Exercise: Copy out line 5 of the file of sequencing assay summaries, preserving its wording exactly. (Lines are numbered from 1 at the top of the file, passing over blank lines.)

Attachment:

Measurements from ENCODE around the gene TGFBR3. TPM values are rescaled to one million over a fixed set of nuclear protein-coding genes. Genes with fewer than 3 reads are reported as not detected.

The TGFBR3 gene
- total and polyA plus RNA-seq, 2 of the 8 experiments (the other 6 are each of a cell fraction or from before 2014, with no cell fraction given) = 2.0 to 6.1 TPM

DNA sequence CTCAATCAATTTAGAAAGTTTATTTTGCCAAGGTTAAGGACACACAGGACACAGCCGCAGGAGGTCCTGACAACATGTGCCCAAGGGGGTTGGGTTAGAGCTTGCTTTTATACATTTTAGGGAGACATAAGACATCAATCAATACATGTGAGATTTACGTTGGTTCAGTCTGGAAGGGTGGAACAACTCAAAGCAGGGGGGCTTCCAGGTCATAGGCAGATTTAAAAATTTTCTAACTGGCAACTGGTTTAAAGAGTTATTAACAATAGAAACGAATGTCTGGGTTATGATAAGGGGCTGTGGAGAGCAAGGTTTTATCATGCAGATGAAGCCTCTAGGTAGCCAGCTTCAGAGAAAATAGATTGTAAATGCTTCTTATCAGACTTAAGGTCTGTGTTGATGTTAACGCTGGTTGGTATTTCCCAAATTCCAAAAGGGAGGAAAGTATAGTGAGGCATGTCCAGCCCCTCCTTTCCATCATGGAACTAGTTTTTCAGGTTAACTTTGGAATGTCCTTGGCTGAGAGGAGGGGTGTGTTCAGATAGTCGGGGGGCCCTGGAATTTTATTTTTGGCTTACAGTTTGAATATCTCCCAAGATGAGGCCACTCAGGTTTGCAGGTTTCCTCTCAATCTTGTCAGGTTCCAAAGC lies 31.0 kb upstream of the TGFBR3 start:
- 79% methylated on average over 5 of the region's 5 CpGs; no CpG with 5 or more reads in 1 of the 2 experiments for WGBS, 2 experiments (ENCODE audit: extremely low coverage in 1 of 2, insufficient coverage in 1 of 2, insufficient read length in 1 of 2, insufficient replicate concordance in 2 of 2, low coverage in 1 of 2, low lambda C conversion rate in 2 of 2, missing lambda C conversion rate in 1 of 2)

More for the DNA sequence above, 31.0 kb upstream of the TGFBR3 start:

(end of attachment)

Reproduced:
- 79% methylated on average over 5 of the region's 5 CpGs; no CpG with 5 or more reads in 1 of the 2 experiments for WGBS, 2 experiments (ENCODE audit: extremely low coverage in 1 of 2, insufficient coverage in 1 of 2, insufficient read length in 1 of 2, insufficient replicate concordance in 2 of 2, low coverage in 1 of 2, low lambda C conversion rate in 2 of 2, missing lambda C conversion rate in 1 of 2)